Example Poem
Nighttime Magic
Nighttime Magic
Dark dandy finely cloaked does walk
with daunting cold disdain for some
at night presuming he can shock
and render still those thieves so dumb
as to try force against this man.
His staff benevolent, it’s said,
in daytime will foil nighttime plan
against him; leaving fools quite dead.
© Lawrencealot – April 2, 2012
Visual Template

Bibliographic Profile Acrostic

This a poetry form invented by AP’s own Andre_ben-YEHU 
It is named — BIBLIOBIOGRAPHIC PROFILE ACROSTIC. It may be rhymed or blank verse on any poetic frame and verse’s length; and “Poetic License” is allowed in the meter.
The composition in this form must paint a profile on the Tributee, and use title (s) of the tributee’s literary production within the stanzas or stanza. (Thus is is a formulaic work)
The purpose of this form is to honor the Tributee-author, the poetic Art, and to promote the tributee’s works.
Here is an example poem by Lawrencealot
Example Poem
Eusebius     ( BIBLIOBIOGRAPHIC PROFILE ACROSTIC)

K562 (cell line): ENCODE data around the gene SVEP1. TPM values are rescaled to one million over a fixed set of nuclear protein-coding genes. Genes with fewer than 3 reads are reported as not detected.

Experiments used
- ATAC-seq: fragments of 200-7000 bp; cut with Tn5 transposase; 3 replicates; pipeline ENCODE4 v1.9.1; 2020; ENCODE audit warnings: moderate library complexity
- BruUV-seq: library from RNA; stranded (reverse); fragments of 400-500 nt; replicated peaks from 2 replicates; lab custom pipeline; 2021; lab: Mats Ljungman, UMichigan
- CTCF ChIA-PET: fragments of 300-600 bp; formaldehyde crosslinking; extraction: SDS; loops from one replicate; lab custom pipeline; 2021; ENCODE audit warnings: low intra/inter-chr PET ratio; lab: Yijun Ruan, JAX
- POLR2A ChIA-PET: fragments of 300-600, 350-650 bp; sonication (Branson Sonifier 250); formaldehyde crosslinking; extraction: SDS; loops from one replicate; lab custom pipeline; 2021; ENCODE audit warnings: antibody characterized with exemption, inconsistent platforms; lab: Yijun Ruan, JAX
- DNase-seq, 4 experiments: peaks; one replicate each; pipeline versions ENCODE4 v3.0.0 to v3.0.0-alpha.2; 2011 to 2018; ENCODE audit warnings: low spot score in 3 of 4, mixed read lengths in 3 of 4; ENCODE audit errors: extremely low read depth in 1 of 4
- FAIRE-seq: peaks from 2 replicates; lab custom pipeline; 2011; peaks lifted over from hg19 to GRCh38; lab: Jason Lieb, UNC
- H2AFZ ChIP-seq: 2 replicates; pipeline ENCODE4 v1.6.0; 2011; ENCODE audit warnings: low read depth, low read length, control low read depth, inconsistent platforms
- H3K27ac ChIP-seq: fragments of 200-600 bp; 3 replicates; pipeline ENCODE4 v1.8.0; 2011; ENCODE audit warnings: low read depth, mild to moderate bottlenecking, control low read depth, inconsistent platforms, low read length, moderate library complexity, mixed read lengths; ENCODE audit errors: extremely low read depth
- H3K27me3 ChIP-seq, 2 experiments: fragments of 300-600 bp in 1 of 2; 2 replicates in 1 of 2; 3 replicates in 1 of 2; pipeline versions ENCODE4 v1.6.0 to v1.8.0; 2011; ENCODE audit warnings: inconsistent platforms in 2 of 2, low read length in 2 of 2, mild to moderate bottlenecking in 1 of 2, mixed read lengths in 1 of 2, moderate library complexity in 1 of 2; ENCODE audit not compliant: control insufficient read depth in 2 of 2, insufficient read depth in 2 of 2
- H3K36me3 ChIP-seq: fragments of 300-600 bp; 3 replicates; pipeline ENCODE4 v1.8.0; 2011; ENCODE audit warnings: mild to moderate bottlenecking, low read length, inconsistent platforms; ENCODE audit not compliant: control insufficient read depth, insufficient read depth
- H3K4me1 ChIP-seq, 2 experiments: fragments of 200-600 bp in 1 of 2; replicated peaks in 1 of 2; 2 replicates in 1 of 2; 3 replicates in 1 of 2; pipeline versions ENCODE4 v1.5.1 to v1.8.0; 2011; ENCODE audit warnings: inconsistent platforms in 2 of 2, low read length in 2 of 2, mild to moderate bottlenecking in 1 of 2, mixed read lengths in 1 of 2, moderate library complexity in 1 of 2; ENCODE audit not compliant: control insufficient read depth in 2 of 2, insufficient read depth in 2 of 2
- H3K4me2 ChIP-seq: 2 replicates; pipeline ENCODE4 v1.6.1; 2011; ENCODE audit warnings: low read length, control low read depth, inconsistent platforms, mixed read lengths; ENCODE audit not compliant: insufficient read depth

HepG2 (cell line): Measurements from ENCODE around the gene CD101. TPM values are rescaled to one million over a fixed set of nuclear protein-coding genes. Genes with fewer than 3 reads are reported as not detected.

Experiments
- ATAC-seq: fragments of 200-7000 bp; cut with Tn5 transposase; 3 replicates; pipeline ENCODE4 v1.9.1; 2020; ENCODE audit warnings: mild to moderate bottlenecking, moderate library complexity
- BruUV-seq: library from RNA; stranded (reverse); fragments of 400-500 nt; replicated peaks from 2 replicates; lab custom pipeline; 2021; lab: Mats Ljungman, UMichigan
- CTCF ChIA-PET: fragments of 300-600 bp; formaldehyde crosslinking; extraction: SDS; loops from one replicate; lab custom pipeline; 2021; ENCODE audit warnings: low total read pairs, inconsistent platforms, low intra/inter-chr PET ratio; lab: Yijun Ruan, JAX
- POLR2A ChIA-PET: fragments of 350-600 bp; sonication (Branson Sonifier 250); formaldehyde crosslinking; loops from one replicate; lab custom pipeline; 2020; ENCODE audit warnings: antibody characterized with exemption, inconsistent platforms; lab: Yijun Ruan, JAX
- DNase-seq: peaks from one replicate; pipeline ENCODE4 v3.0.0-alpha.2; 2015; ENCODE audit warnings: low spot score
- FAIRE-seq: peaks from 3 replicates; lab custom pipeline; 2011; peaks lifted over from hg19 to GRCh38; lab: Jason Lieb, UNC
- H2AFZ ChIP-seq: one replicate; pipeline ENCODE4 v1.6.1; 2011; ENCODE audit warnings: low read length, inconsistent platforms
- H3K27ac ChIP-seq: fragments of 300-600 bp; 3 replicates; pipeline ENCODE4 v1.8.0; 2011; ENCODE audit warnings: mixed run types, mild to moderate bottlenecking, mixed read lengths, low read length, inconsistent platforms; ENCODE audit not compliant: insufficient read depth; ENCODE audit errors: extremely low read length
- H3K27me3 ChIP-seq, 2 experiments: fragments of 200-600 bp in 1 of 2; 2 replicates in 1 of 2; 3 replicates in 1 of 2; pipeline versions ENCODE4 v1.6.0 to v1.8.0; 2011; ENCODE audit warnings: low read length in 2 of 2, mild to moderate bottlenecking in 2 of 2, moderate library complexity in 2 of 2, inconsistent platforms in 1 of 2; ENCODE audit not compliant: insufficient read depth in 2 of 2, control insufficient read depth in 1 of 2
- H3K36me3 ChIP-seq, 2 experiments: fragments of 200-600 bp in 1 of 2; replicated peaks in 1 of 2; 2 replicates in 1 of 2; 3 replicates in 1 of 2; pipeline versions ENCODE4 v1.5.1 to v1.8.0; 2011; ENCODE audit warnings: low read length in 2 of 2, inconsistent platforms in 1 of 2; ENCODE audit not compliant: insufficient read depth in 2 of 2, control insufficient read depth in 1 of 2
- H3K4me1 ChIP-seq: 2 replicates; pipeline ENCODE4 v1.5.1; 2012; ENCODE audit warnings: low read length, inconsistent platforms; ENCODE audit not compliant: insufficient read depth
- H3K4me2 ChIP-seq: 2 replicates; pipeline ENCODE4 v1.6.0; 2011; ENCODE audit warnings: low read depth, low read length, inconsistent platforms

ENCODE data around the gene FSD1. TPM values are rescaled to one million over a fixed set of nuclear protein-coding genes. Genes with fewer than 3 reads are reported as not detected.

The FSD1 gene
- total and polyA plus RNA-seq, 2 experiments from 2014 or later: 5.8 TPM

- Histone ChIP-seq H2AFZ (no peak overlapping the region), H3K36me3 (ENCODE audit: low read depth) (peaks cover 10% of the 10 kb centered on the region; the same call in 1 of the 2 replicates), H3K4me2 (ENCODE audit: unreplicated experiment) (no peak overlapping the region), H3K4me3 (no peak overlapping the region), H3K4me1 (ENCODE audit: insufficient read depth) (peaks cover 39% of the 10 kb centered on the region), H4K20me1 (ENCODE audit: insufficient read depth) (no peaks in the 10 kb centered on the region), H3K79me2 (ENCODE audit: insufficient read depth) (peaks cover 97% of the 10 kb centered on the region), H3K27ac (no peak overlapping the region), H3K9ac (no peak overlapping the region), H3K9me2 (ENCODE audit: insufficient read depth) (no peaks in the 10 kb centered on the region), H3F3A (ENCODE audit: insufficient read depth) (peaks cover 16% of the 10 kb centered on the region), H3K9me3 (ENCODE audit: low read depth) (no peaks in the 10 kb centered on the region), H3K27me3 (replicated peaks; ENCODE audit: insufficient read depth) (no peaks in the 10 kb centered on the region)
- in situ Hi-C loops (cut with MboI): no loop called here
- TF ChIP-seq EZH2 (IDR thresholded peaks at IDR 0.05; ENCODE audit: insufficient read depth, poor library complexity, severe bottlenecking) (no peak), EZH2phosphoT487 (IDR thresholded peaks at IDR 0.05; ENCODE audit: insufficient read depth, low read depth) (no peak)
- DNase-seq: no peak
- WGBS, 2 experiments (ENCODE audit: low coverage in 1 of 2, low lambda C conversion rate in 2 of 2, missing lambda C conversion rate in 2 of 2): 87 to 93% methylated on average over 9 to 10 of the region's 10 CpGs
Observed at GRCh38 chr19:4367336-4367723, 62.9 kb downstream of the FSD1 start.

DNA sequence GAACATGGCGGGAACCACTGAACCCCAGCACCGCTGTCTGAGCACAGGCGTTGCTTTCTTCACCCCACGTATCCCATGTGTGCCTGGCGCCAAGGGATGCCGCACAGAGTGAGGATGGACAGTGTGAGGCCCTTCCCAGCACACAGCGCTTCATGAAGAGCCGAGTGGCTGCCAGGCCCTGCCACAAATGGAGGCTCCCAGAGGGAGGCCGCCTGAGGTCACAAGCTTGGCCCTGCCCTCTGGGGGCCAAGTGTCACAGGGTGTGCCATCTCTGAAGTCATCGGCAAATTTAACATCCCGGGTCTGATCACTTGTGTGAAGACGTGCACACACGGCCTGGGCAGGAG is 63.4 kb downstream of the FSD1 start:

MIRROR, MIRROR, a horror story moved me,  lacking gore.
Intrigued by Michael’s mild approach I ventured to read more.
Clearly FLOWER FROM THE STARS comes ready to delight fans
Having thrived on fantasy taking place in many lands
And thrilling readers of his poems. There I’ve read him most.
Even active folks may miss him He’ll not compete nor host.
Look for GUILE, CAMILLE, or POUT, different forms everyone.
**
Forms used by Swinburne left unnamed, reemergence he’s begun.
AMERA IS penned by this swain is exemplar Trijan refrain.
Now, VOICE OF ANGELS, Swinburne’s work and CAMILLE is again.
THE CHATEAU and THE CENTAURESS are sonnets with distinction.
If we can learn from these- quality won’t face extinction.
Now that I’ve said my piece and presented this micro view.
Arise and go check Eusebius out- all six of you.
© July 22, 2013 – Lawrencealot
NOTE 1:
The Acrostic spells Michael Fantina
Note 2:
All of these works are posted on Allpoetry
Stories:
MIRROR, MIRROR
FLOWER FROM THE STARS
Poems:
GUILE
CAMILLE
POUT
AMERA IS
VOICE OF ANGELS
CAMILLE
THE CHATEAU
THE CENTAURESS